In the wake of the November presidential election results, many Americans are taking to the streets in protest. In the past week, more than 200,000 people have started using the tag #NotMyPresident, the ACLU published a plan for impeachment, and tens of thousands of people are peacefully protesting in major cities.
10,000 protesters showed up for Anti-Trump protests in New York, with more marching in Chicago, Los Angeles, Portland, San Francisco, Oakland, and more. A "Million Women" march on Washington is also being organized for Inauguration Day. President-elect Trump is a polarizing politician by any standard, but why exactly are so many people protesting these election results?
Well, a lot of it has to do with the American political system. The presidential race actually includes two votes: a popular vote, and an electoral college vote. The popular vote is by the people - 1 citizen, 1 vote. Simple democracy, right? Except that the president is not chosen by popular vote. Instead of being based off the popular vote, the president is elected only based on the electoral college vote. So what exactly is the electoral college?
The electoral college is a small group of private individuals. They are not voted in by citizens, nor do they work their way up to their positions. Instead, they are appointed by state legislatures, in closed-door meetings. In total, there are 583 electors from all 50 states. That means that only 583 people, instead of the 319,000,000 US citizens, get to decide on the president.
Most of the time, the electoral college vote and the popular vote turn out the same way - with a few notable exceptions. The only four elections in all United States history to have this conflict happened in 1824, 1876, 1888, and 2000. This year's election marks only the fifth time in the nation's history that the electoral college vote contradicted the popular vote.
While there was some backlash on these occasions, it does not compare to the scope of this year's protests. In fact, these protests are completely unheard of for a modern American presidency, according to Douglas Brinkley, professor of presidential history at Rice University.
Douglas stated that there have not been widespread demonstrations on this scale since Abraham Lincoln's election in 1860. After President Lincoln won only about 40 percent of the popular vote, protests across the country broke out spontaneously, he added.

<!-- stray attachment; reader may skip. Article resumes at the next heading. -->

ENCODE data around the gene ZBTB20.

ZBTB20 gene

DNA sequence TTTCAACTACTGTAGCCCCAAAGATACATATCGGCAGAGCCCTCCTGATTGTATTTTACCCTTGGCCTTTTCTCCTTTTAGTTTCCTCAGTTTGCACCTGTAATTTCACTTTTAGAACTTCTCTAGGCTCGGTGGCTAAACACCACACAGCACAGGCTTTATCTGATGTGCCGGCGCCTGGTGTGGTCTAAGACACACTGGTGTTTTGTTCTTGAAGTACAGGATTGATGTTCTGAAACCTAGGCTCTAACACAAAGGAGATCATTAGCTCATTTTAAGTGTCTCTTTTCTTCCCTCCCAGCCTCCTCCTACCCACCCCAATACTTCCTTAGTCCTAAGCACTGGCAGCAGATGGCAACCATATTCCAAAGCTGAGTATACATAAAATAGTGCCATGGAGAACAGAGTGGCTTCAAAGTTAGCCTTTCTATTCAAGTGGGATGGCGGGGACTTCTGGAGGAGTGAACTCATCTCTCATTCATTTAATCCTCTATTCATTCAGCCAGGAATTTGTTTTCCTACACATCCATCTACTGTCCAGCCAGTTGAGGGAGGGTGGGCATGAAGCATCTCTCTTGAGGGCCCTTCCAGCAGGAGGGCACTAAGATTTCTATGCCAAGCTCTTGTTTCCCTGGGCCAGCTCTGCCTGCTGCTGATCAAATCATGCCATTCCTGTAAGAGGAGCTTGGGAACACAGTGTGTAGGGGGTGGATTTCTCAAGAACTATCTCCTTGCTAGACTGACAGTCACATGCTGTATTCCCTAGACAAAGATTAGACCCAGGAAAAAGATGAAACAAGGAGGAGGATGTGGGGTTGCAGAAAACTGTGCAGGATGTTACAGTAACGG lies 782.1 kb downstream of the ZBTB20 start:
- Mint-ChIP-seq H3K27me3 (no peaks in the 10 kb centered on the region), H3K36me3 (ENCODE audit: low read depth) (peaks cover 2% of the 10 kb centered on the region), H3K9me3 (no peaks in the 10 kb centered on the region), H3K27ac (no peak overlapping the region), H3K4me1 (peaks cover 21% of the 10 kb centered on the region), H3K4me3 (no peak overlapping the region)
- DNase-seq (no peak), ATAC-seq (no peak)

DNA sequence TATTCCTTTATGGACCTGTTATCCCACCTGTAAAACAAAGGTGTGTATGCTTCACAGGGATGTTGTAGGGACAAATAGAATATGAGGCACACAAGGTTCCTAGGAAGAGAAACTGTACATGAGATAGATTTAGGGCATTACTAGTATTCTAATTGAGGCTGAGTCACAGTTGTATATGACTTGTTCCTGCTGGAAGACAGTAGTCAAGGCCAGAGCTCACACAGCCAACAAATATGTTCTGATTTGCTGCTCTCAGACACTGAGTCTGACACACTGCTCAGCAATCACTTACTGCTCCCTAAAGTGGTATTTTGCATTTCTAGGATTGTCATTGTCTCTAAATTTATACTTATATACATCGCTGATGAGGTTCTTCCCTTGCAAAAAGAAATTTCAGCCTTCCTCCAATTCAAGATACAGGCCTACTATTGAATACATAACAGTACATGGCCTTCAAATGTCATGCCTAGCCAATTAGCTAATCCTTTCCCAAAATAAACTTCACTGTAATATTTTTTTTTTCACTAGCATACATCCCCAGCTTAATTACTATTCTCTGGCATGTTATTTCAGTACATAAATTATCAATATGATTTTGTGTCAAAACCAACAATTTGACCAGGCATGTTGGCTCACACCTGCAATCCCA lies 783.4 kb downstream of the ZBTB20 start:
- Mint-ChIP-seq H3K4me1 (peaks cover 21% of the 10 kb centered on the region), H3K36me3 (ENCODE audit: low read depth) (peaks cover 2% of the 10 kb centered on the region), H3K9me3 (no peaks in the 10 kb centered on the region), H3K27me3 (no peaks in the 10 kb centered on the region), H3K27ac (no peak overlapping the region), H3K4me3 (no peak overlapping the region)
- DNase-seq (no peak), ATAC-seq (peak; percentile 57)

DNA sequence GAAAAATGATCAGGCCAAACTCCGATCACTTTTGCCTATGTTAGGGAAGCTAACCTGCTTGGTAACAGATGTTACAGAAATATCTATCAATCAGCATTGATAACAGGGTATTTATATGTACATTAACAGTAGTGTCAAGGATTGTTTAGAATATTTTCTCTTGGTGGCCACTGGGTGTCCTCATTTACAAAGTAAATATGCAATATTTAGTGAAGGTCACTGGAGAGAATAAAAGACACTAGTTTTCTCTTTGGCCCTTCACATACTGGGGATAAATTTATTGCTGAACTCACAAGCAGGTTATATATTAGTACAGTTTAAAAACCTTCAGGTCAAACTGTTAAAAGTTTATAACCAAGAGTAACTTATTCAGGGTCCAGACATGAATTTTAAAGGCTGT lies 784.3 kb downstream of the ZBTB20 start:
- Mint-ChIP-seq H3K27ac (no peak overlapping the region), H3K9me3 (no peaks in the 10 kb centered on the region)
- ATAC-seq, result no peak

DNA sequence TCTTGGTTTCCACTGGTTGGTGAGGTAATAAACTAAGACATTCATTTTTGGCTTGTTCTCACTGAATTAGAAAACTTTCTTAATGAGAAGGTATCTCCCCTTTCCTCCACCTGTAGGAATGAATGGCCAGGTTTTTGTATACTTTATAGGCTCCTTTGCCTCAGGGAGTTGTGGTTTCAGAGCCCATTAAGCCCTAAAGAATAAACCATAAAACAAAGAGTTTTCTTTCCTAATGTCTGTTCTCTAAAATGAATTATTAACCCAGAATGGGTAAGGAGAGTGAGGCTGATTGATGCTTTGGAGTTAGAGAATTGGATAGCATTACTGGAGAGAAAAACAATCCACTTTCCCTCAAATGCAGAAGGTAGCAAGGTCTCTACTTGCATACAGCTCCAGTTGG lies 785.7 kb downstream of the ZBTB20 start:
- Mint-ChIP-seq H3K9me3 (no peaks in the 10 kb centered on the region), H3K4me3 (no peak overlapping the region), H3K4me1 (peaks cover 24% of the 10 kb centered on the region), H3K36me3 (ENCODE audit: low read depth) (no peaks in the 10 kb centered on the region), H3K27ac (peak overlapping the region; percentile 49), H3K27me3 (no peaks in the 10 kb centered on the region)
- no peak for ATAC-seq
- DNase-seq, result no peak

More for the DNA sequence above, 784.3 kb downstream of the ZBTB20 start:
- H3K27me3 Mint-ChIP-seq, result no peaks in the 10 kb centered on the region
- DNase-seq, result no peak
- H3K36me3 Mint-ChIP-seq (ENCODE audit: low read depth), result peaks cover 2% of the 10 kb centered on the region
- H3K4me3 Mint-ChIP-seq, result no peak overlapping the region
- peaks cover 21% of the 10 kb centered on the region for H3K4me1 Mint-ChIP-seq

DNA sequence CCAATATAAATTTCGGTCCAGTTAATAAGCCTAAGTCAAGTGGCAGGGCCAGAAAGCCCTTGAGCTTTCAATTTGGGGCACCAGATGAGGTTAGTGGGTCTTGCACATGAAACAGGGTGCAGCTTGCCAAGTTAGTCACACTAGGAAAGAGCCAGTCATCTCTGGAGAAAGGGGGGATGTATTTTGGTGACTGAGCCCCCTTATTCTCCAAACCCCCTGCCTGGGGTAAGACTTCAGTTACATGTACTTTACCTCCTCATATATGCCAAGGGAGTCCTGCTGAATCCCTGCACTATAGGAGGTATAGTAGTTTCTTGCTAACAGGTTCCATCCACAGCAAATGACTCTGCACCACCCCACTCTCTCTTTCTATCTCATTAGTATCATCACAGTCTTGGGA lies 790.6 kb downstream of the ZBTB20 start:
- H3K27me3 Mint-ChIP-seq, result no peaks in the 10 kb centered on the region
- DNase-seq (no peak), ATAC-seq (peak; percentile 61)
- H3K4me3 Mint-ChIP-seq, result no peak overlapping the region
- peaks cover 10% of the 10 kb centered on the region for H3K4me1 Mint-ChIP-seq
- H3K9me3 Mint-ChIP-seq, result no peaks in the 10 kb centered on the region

The popular vote this year, while not entirely counted yet, is widely attributed to Hillary Clinton, who had literally 1,000,000 more votes than Trump - polls now put her at 61 million voters, and him at 60 million. Could this be what is angering protesters?
Bernie Sanders, who lost the Democratic nomination to Clinton, had the following to say: "We have a First Amendment. People are angry. People are upset. And they want to express their point of view that they are very frightened, in very, very strong disagreement with Mr. Trump, who has made bigotry the cornerstone of his campaign. I think that people are saying, ‘Mr. Trump, we have come too far in this country fighting discrimination and bigotry. We’re not going back. And if you’re going to continue that effort, you’re going to have to take us on.’
Nevada Senator Harry Reid agreed with him, saying "If this is going to be a time of healing, we must first put the responsibility for healing where it belongs: at the feet of Donald Trump, a sexual predator who lost the popular vote and fueled his campaign with bigotry and hate. Winning the electoral college does not absolve Trump of the grave sins he committed against millions of Americans. Donald Trump may not possess the capacity to assuage those fears, but he owes it to this nation to try.”
In the past few days, many people - most notably California Senator Barbara Boxer - have been calling for the end of the electoral college. According to Boxer, the electoral college is an "outdated, undemocratic system that does not reflect our modern society." She added,
"When all the ballots are counted, Hillary Clinton will have won the popular vote by a margin that could exceed two million votes, and she is on track to have received more votes than any other presidential candidate in history except Barack Obama. This is the only office in the land where you can get more votes and still lose the presidency."
This is not the first time that Americans have tried to abolish the electoral college. In fact, a 1969 amendment to do so did pass the House Representative Committee, then was approved by President Nixon, but finally lost in the Senate, by only two votes. In fact, opposition to the electoral college is so widespread that in November 2012, Donald Trump himself tweeted, "The electoral college is a disaster for democracy" - garnering 96,000 'likes' and 138,000 retweets. After his nomination, Trump was quick to recount his earlier words, tweeting "The electoral college is actually genius".
In the divided nation, many disagree with the protesters. Robert Pittinger, a Congressman from North Carolina, said about the protesters "The grievance in their minds, the animus, the anger – they hate white people because white people are successful and they’re not." Ted Cruz agreed, stating that protesters are just "leftist agitators who crossed the line, who are trying to silence a voice they don't like."
Donald Trump responded to the protests, telling the nation, "Don't be afraid. We are going to bring our country back. But certainly, don't be afraid." When asked why people were protesting, he replied "That's only because they don't know me. I just don't think they know me." Police have been attempting to end the protests by using tear gas on crowds of men, women, and children, and arresting over 100 people nationwide so far.
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